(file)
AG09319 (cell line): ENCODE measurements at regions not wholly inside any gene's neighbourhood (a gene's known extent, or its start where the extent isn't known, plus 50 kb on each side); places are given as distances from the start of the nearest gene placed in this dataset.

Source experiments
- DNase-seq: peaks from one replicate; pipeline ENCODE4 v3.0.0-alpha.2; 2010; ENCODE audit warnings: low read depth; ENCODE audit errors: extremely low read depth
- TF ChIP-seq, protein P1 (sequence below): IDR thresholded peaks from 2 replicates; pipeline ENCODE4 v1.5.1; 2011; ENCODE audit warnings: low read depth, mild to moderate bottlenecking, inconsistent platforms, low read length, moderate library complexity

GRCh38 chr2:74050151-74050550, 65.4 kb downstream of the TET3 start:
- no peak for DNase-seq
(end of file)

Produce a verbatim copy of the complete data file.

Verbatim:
AG09319 (cell line): ENCODE measurements at regions not wholly inside any gene's neighbourhood (a gene's known extent, or its start where the extent isn't known, plus 50 kb on each side); places are given as distances from the start of the nearest gene placed in this dataset.

Source experiments
- DNase-seq: peaks from one replicate; pipeline ENCODE4 v3.0.0-alpha.2; 2010; ENCODE audit warnings: low read depth; ENCODE audit errors: extremely low read depth
- TF ChIP-seq, protein P1 (sequence below): IDR thresholded peaks from 2 replicates; pipeline ENCODE4 v1.5.1; 2011; ENCODE audit warnings: low read depth, mild to moderate bottlenecking, inconsistent platforms, low read length, moderate library complexity

GRCh38 chr2:74050151-74050550, 65.4 kb downstream of the TET3 start:
- no peak for DNase-seq